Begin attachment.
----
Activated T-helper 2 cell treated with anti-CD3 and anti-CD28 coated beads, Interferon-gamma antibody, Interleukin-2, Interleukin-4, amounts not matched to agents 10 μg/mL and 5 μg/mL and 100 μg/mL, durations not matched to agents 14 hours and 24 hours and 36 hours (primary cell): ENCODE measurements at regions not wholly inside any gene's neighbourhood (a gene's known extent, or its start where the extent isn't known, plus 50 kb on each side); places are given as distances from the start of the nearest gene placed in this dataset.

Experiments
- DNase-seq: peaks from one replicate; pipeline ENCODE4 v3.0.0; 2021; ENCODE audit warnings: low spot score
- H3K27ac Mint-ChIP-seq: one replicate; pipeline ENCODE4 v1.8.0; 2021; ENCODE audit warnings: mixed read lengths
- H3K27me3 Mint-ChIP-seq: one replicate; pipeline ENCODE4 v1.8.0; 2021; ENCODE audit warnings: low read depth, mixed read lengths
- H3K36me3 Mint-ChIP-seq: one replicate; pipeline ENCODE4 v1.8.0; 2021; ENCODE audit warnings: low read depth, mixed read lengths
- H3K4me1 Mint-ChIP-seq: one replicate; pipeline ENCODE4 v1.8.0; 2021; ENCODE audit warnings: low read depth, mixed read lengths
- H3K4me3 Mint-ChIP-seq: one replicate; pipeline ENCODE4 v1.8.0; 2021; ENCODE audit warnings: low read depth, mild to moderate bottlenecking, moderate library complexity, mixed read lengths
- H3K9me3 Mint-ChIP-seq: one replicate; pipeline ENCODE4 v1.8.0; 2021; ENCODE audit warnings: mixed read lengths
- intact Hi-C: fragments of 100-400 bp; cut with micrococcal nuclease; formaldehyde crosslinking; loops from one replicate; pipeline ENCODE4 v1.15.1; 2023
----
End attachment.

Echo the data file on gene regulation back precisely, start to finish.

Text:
Activated T-helper 2 cell treated with anti-CD3 and anti-CD28 coated beads, Interferon-gamma antibody, Interleukin-2, Interleukin-4, amounts not matched to agents 10 μg/mL and 5 μg/mL and 100 μg/mL, durations not matched to agents 14 hours and 24 hours and 36 hours (primary cell): ENCODE measurements at regions not wholly inside any gene's neighbourhood (a gene's known extent, or its start where the extent isn't known, plus 50 kb on each side); places are given as distances from the start of the nearest gene placed in this dataset.

Experiments
- DNase-seq: peaks from one replicate; pipeline ENCODE4 v3.0.0; 2021; ENCODE audit warnings: low spot score
- H3K27ac Mint-ChIP-seq: one replicate; pipeline ENCODE4 v1.8.0; 2021; ENCODE audit warnings: mixed read lengths
- H3K27me3 Mint-ChIP-seq: one replicate; pipeline ENCODE4 v1.8.0; 2021; ENCODE audit warnings: low read depth, mixed read lengths
- H3K36me3 Mint-ChIP-seq: one replicate; pipeline ENCODE4 v1.8.0; 2021; ENCODE audit warnings: low read depth, mixed read lengths
- H3K4me1 Mint-ChIP-seq: one replicate; pipeline ENCODE4 v1.8.0; 2021; ENCODE audit warnings: low read depth, mixed read lengths
- H3K4me3 Mint-ChIP-seq: one replicate; pipeline ENCODE4 v1.8.0; 2021; ENCODE audit warnings: low read depth, mild to moderate bottlenecking, moderate library complexity, mixed read lengths
- H3K9me3 Mint-ChIP-seq: one replicate; pipeline ENCODE4 v1.8.0; 2021; ENCODE audit warnings: mixed read lengths
- intact Hi-C: fragments of 100-400 bp; cut with micrococcal nuclease; formaldehyde crosslinking; loops from one replicate; pipeline ENCODE4 v1.15.1; 2023